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Co-Parenting with Birth Family Navigating the waters of foster parenting relationships


I


always seem to have a lot of questions for my caseworker each time a new child from foster care is placed into my home.


To be sure, upon meeting the birth parents for the first time, there are bound to be questions from both you and the birth parents also — a lot of questions — and this is quite normal. Your foster child’s family members, in truth, will want to know what kind of family their child is living with, what his or her home life will be like, if he or she is being taken care of, and many other concerns. After all, their child has been taken away from them, against their wishes, and placed in a strange home. They will have many concerns, and may not be as courteous to you as you might like.


There have been those occasions where my wife and I have been verbally assaulted, if you will, by some of the birth parents of our foster children. Indeed, there was even one time when my wife was followed in a car by a birth family member. Along with that, there was one occasion where a birth parent spat in my face, after cursing me up and down, left and right,


and all over. Granted, these negative occasions are few and far between during my own 13 years of fostering. As a foster parent, you will most likely work with birth parents who are grateful for you taking care of their child, and pleasant to work with.


On the other hand, you should be prepared for a biological parent of your foster child to be hostile, rude, angry or even distant. Remember, they are hurting, and have had a traumatic experience with the removal of their child. Respectfully encourage them to ask you as many questions as they would like. It is important that you answer their questions as honestly and openly as possible, treating them with the utmost integrity, kindness and politeness. After all, you are modeling good adult behavior to them, as well as to your foster child.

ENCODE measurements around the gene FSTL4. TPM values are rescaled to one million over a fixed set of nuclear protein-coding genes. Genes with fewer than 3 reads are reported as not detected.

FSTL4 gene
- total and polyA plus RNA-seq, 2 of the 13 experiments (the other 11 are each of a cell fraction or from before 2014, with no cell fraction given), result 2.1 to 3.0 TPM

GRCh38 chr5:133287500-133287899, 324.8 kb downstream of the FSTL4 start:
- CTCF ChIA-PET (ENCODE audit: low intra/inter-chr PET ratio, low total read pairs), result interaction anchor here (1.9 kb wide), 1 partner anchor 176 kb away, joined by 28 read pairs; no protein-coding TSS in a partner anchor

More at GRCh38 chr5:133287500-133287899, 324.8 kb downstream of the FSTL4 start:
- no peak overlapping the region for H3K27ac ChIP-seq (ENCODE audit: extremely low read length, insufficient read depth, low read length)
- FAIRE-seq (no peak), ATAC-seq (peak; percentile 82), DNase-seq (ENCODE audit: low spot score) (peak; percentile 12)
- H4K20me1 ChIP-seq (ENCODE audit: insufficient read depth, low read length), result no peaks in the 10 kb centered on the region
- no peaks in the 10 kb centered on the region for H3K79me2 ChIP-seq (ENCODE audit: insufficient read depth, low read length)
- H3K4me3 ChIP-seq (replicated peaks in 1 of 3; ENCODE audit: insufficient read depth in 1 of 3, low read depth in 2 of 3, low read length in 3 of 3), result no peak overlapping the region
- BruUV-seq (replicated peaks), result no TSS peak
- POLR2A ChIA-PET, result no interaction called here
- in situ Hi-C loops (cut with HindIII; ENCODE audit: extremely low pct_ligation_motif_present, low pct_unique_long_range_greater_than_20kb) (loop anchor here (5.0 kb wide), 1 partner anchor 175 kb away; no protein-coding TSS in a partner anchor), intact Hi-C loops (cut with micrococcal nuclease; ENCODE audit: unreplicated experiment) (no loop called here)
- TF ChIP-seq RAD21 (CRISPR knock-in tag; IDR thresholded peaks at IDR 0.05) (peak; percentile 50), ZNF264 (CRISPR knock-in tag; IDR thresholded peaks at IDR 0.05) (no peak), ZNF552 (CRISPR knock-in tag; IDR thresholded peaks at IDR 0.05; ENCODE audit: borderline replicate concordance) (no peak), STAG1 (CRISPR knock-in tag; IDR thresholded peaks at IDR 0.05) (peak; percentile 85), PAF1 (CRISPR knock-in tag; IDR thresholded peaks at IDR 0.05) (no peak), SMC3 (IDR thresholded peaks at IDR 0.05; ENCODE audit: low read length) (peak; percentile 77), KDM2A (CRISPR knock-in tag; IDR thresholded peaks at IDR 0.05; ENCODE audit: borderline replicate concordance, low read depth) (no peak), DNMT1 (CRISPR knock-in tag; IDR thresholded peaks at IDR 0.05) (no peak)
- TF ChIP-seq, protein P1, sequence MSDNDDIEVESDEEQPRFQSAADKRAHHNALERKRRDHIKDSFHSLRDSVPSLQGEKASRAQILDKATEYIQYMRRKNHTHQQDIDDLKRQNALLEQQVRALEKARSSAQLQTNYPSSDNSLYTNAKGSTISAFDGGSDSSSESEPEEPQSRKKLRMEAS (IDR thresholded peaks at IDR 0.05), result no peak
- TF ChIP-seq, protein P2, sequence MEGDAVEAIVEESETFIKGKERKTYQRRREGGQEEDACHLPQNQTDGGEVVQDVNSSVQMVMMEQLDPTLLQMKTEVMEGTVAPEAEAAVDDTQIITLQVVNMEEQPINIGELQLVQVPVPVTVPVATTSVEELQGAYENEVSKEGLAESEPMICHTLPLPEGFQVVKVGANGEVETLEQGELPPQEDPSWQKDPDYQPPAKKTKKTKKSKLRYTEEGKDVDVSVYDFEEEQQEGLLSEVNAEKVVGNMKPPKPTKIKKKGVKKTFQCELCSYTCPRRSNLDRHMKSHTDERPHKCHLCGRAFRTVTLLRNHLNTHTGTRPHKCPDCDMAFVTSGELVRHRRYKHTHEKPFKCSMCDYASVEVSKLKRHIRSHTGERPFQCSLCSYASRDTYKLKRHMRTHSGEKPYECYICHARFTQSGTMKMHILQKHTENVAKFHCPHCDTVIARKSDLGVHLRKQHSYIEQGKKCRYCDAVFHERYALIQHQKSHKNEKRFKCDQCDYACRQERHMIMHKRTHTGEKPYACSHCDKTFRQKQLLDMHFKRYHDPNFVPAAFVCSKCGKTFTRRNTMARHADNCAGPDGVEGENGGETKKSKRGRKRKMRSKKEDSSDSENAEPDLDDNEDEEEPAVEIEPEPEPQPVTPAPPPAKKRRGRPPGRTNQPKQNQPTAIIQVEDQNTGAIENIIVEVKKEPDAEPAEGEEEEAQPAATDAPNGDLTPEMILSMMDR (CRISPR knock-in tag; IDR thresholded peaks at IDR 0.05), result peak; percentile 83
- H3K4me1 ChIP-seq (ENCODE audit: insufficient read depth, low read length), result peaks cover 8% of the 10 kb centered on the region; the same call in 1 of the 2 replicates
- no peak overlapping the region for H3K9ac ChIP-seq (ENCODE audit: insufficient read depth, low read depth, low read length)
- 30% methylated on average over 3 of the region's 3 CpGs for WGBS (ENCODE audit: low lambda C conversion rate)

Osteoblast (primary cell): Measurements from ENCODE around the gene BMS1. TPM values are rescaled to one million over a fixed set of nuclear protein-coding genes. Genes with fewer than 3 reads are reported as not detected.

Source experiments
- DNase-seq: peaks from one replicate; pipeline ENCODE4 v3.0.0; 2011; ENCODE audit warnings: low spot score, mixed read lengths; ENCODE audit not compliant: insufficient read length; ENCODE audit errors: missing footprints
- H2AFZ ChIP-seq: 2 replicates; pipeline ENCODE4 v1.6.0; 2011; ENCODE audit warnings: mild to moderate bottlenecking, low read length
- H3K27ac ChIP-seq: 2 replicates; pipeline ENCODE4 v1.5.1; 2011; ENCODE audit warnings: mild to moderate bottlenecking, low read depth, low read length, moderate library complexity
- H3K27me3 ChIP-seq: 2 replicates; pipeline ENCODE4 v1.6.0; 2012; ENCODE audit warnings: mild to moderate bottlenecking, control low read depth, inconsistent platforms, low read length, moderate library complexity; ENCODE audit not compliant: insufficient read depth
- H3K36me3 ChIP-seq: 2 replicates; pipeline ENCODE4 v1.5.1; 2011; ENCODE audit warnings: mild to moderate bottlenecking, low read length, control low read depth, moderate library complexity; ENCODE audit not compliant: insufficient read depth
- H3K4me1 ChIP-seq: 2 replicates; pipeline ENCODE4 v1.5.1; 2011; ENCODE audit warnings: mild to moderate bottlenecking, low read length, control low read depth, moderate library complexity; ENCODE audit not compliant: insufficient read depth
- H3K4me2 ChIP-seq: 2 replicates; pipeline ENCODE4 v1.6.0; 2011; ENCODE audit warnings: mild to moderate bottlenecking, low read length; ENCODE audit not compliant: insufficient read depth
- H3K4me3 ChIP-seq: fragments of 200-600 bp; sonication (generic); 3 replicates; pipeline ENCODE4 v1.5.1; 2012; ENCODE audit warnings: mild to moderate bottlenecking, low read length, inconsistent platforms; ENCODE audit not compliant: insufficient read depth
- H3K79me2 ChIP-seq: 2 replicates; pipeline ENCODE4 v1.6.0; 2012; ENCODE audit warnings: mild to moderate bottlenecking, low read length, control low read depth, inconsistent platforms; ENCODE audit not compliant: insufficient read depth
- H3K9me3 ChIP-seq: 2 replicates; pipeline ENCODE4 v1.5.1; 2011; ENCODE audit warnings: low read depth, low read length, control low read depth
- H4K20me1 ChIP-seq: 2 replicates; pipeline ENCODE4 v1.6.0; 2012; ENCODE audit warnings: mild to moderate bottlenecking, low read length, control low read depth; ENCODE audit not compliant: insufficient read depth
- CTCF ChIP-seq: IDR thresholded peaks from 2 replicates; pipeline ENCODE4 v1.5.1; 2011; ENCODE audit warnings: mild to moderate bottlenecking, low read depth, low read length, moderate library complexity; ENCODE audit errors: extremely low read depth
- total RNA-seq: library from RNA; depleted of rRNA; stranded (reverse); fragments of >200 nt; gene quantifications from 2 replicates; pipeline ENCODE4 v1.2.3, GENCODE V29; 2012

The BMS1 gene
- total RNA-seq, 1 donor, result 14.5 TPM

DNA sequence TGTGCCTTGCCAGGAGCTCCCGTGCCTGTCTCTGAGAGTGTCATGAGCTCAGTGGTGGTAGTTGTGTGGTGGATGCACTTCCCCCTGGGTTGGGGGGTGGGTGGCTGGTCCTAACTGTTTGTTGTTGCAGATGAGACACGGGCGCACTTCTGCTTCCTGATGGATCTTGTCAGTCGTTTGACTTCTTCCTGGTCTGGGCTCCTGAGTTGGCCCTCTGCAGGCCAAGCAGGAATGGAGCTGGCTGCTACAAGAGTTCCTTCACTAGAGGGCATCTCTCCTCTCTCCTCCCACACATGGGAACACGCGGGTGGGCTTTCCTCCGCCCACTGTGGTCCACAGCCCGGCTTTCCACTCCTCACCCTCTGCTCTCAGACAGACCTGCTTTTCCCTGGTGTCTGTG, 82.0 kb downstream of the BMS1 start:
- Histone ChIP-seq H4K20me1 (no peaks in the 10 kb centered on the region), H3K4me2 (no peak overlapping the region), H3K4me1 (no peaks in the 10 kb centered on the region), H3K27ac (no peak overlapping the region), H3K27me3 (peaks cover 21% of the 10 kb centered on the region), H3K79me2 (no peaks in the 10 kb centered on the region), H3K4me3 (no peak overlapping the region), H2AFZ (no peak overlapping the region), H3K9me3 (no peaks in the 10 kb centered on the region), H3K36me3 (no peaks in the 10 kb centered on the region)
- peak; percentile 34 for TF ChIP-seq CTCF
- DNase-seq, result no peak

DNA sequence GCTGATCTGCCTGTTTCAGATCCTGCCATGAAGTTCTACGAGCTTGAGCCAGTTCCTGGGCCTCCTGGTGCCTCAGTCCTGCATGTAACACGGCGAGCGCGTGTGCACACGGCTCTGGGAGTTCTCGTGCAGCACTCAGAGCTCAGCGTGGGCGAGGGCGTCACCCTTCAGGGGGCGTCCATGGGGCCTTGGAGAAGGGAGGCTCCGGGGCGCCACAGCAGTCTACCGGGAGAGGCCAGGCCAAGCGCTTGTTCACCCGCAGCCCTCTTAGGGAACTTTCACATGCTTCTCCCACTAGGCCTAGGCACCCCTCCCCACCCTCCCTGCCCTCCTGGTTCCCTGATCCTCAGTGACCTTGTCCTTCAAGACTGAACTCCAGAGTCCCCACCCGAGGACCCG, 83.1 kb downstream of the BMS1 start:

I have found that the more information I have about my foster children, the better prepared I am to help them. Indeed, knowledge is power, as we both know. Often times, the


Part II


best place to find those answers and to seek that knowledge is from the parents and family members of the foster child living in your home. After all, it is likely that your foster child’s biological parents and family members will know the child better than anyone, even the caseworker. You might just have an opportunity to find out some of the answers you are seeking about your foster child, as well as discover more about him than from his family. Face to face meetings and phone conversations with the birth parents and biological family members can help both you and the child. Your meetings with them will offer you the opportunity to learn a great deal about the child in your home — likes and dislikes, hobbies and interests, fears and concerns, favorite foods and much more.


Along with this, you can also acquire important information you might need. This information might include how he performs in school, struggles he faces in the classroom, allergies, medical history and more. Along with this, when you ask questions about


34 FOSTERING F AMILIES TODAY I SEPTEMBER/OCTOBER 2015 I WWW .FOSTERINGF AMILIESTODA Y .COM


feature BY JOHN DeGARMO, ED.D.


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